Augmentation in restless legs syndrome: poor response to sudden withdrawal of dopaminergic therapy
Roger Kurlan, Marcie Rabin
Atlantic Neuroscience Institute, Overlook Medical Center, Summit, NJ, USA
Background: Augmentation is a common complication of long-term dopaminergic therapy for restless legs syndrome (RLS).
Methods: We conducted a retrospective chart review of patients with RLS and augmentation to learn more about the condition, including response to therapy.
Results: We identified 14 patients (nine women, five men; mean age 65.7 years; mean duration of RLS 23.6 years) with augmentation. Thirteen patients were taking a dopamine agonist and one was taking levodopa. Mean duration of dopaminergic therapy was 5.5 years. The dopaminergic drug was withdrawn at one time and replaced by gabapentin (n = 9), tramadol (n = 5), clonazepam (n = 4), propoxyphene (n = 2), or codeine (n = 1). Seven patients required more than one drug to control symptoms. The mean time until augmentation resolved was 12.5 (range 1–43) weeks, shortest when gabapentin was used first (2.6 weeks) and longer when clonazepam (14.9 weeks) or tramadol (22.3 weeks) was the initial replacement drug.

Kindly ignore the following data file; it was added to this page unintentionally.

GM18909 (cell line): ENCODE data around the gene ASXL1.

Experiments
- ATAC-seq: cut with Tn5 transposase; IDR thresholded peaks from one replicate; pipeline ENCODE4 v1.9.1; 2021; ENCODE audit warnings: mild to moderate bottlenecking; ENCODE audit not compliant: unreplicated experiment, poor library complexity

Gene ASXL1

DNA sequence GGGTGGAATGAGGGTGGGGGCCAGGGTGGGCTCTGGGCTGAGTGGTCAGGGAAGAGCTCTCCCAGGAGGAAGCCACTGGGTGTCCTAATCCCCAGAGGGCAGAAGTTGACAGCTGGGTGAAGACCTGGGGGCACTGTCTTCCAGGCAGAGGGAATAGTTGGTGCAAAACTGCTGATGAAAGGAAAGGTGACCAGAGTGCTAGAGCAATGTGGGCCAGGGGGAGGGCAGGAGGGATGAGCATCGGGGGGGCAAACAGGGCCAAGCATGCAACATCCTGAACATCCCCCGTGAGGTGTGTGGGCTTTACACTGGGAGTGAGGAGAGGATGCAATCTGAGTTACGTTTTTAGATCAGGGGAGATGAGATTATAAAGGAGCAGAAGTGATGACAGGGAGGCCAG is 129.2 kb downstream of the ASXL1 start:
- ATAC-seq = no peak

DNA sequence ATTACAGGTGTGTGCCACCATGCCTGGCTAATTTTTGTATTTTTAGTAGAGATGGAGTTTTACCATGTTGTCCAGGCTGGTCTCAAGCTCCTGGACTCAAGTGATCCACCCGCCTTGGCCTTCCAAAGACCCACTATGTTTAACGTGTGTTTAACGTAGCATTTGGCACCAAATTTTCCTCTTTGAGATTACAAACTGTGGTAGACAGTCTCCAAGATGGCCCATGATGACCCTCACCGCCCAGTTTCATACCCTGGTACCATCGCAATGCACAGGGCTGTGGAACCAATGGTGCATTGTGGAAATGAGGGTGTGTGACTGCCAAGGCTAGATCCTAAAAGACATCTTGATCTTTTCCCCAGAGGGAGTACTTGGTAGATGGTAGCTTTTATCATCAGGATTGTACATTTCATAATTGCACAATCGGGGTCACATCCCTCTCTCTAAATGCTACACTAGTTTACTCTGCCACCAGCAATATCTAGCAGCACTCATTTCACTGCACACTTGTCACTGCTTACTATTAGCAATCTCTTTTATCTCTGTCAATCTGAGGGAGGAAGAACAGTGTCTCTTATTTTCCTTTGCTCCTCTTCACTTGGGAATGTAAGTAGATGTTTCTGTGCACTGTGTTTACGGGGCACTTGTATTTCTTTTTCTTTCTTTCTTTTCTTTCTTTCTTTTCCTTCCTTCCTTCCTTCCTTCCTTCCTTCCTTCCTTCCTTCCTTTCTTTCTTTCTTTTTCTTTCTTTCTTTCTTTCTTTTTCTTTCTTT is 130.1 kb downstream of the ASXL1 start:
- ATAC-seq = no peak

Conclusion: Augmentation was the most common problem associated with referral of a patient with RLS to a movement disorders specialist, yet referring physicians did not appear to know how to treat it. Regaining satisfactory control of symptoms following sudden withdrawal of the offending dopaminergic drug was difficult, taking longer than 3 months on average. The optimum treatment of drug-induced augmentation is unclear and needs further investigation.
Keywords: restless legs syndrome, dopamine agonists, levodopa, augmentation
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